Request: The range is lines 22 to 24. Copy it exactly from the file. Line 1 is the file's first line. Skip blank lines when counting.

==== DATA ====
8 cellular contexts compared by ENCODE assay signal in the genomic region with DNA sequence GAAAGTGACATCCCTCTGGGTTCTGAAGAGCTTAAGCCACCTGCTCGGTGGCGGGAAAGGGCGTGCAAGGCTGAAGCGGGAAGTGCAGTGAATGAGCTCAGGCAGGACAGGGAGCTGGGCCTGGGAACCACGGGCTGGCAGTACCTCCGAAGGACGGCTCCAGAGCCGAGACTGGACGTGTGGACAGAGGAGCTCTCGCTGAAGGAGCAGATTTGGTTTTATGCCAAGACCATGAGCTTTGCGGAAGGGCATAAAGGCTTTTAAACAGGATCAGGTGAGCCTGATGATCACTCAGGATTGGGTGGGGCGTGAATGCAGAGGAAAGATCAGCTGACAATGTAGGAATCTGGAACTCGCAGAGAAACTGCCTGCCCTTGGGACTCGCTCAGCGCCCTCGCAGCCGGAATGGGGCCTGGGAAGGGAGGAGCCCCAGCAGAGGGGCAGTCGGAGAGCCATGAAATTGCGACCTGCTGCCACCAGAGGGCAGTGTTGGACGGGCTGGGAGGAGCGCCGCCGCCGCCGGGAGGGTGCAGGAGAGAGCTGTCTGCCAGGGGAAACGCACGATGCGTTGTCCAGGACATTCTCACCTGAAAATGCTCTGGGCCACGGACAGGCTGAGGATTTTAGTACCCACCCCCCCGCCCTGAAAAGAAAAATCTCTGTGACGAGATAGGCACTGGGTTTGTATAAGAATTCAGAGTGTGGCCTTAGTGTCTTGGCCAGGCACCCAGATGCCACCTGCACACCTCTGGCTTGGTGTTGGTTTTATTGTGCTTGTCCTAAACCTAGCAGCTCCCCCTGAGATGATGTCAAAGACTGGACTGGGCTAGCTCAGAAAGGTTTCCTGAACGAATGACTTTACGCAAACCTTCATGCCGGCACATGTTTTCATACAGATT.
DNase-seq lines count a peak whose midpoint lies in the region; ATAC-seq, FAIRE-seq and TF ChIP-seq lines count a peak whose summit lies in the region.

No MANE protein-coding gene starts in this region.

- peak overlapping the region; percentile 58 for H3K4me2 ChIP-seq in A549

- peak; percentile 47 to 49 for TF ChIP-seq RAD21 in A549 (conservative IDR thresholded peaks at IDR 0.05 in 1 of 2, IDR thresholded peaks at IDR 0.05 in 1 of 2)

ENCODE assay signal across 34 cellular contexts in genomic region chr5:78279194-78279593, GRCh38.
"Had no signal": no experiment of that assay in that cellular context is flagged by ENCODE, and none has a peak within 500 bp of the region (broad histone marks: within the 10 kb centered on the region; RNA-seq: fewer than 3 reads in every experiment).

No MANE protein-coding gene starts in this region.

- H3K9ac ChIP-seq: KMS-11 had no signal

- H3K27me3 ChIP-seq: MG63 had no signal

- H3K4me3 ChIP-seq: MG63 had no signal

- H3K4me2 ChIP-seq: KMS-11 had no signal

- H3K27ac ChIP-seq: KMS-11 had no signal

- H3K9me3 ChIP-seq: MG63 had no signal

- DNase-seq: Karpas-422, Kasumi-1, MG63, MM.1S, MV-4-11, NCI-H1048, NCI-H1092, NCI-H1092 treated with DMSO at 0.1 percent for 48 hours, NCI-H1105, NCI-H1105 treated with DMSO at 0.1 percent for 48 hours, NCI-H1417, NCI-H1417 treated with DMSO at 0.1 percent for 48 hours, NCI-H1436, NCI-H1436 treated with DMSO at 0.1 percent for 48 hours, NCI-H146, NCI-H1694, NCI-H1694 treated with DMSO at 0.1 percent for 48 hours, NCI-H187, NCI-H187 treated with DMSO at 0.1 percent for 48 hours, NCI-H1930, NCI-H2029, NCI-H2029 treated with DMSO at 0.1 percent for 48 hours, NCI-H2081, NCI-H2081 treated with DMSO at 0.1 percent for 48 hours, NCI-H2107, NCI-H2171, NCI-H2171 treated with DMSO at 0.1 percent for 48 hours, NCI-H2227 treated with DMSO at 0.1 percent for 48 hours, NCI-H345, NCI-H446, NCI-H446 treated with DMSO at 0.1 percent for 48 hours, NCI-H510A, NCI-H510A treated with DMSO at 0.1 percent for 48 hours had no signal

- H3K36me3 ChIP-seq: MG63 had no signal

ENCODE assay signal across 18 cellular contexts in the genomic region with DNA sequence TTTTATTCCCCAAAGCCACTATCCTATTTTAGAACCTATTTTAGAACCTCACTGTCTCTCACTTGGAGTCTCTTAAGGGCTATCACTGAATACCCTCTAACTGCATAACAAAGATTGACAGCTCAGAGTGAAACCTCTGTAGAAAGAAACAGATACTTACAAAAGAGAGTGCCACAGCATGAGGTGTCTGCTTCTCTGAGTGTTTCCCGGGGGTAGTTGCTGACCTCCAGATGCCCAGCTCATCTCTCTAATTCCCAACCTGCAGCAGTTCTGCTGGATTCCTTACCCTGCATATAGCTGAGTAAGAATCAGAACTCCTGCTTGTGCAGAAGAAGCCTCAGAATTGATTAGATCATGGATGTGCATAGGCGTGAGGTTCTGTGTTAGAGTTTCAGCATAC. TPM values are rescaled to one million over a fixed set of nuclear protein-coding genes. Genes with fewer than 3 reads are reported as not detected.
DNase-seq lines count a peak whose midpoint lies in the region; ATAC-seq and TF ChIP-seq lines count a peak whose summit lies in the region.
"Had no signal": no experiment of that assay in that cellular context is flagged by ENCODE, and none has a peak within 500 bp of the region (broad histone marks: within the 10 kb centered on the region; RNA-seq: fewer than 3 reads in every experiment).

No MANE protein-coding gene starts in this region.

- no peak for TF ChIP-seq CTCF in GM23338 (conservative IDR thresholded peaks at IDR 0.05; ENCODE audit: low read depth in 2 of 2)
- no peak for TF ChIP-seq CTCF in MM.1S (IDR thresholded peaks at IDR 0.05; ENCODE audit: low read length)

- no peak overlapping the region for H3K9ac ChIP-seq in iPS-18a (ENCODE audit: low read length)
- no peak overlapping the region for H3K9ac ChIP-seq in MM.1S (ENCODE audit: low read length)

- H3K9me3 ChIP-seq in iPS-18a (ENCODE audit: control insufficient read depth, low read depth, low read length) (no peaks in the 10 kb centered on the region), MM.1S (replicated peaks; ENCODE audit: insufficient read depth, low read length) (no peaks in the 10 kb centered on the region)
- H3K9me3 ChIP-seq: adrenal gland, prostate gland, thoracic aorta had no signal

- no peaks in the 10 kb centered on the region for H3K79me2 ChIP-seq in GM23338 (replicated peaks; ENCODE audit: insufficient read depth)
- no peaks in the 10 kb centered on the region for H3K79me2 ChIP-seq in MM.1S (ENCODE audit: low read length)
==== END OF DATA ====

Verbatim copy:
- no peak for TF ChIP-seq CTCF in MM.1S (IDR thresholded peaks at IDR 0.05; ENCODE audit: low read length)

- no peak overlapping the region for H3K9ac ChIP-seq in iPS-18a (ENCODE audit: low read length)
- no peak overlapping the region for H3K9ac ChIP-seq in MM.1S (ENCODE audit: low read length)